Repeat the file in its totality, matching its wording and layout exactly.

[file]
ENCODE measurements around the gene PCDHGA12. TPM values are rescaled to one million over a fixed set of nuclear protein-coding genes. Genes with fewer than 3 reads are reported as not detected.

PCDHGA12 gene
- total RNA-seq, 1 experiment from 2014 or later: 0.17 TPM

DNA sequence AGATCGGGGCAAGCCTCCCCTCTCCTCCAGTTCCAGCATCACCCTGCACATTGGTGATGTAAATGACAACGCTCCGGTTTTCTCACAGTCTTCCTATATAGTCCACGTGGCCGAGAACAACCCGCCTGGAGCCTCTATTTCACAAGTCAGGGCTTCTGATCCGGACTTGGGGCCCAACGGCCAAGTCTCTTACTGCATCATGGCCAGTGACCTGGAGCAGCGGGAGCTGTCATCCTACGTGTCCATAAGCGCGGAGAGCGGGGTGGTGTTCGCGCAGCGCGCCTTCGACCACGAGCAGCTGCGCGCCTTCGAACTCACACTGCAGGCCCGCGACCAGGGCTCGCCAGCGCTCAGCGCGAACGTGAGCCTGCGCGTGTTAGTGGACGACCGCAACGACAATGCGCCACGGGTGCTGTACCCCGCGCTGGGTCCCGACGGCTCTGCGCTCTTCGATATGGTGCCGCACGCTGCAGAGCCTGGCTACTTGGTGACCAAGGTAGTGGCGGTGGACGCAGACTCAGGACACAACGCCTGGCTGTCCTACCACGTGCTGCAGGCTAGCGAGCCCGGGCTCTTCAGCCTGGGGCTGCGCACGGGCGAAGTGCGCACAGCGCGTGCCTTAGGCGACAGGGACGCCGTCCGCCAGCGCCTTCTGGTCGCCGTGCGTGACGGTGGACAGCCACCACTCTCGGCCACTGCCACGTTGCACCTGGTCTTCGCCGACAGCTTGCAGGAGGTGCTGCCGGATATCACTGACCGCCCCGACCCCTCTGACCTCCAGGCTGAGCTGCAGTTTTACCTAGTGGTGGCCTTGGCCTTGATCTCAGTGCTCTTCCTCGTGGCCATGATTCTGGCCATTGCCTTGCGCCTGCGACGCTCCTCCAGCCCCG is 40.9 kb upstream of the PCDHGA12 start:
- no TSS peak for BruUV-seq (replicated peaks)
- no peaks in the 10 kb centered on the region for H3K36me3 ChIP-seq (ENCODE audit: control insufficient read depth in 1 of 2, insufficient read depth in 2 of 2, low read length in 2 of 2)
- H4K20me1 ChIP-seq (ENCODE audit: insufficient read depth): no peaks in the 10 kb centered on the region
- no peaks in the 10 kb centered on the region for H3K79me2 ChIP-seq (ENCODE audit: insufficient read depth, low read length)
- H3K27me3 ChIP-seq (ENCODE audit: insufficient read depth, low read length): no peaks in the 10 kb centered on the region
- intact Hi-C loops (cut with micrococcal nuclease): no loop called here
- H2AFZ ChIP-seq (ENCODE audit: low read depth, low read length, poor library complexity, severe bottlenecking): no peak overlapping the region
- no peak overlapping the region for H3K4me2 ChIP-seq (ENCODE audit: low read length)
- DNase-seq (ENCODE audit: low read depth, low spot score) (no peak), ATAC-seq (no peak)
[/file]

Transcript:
ENCODE measurements around the gene PCDHGA12. TPM values are rescaled to one million over a fixed set of nuclear protein-coding genes. Genes with fewer than 3 reads are reported as not detected.

PCDHGA12 gene
- total RNA-seq, 1 experiment from 2014 or later: 0.17 TPM

DNA sequence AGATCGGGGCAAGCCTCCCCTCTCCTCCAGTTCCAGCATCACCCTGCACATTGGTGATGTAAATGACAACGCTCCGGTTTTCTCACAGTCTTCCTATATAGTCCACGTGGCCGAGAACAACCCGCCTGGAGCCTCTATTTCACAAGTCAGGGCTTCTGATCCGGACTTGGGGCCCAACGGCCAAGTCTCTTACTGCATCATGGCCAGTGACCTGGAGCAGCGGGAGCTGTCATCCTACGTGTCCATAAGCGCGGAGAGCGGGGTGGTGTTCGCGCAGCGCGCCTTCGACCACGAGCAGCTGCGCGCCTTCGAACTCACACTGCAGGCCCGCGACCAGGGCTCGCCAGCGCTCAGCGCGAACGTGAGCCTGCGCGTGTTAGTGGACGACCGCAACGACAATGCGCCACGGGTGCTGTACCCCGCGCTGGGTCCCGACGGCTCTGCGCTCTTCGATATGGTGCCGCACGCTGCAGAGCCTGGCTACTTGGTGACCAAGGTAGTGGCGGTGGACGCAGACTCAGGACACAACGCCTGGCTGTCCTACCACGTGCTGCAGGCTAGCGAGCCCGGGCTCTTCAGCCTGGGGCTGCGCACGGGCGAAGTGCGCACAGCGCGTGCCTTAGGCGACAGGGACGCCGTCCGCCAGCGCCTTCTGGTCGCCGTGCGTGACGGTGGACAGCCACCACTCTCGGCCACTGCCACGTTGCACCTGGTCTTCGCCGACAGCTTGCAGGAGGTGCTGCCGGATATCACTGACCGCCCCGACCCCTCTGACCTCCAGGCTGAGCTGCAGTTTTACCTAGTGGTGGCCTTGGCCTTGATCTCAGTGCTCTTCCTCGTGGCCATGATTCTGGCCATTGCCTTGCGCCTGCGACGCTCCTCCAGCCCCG is 40.9 kb upstream of the PCDHGA12 start:
- no TSS peak for BruUV-seq (replicated peaks)
- no peaks in the 10 kb centered on the region for H3K36me3 ChIP-seq (ENCODE audit: control insufficient read depth in 1 of 2, insufficient read depth in 2 of 2, low read length in 2 of 2)
- H4K20me1 ChIP-seq (ENCODE audit: insufficient read depth): no peaks in the 10 kb centered on the region
- no peaks in the 10 kb centered on the region for H3K79me2 ChIP-seq (ENCODE audit: insufficient read depth, low read length)
- H3K27me3 ChIP-seq (ENCODE audit: insufficient read depth, low read length): no peaks in the 10 kb centered on the region
- intact Hi-C loops (cut with micrococcal nuclease): no loop called here
- H2AFZ ChIP-seq (ENCODE audit: low read depth, low read length, poor library complexity, severe bottlenecking): no peak overlapping the region
- no peak overlapping the region for H3K4me2 ChIP-seq (ENCODE audit: low read length)
- DNase-seq (ENCODE audit: low read depth, low spot score) (no peak), ATAC-seq (no peak)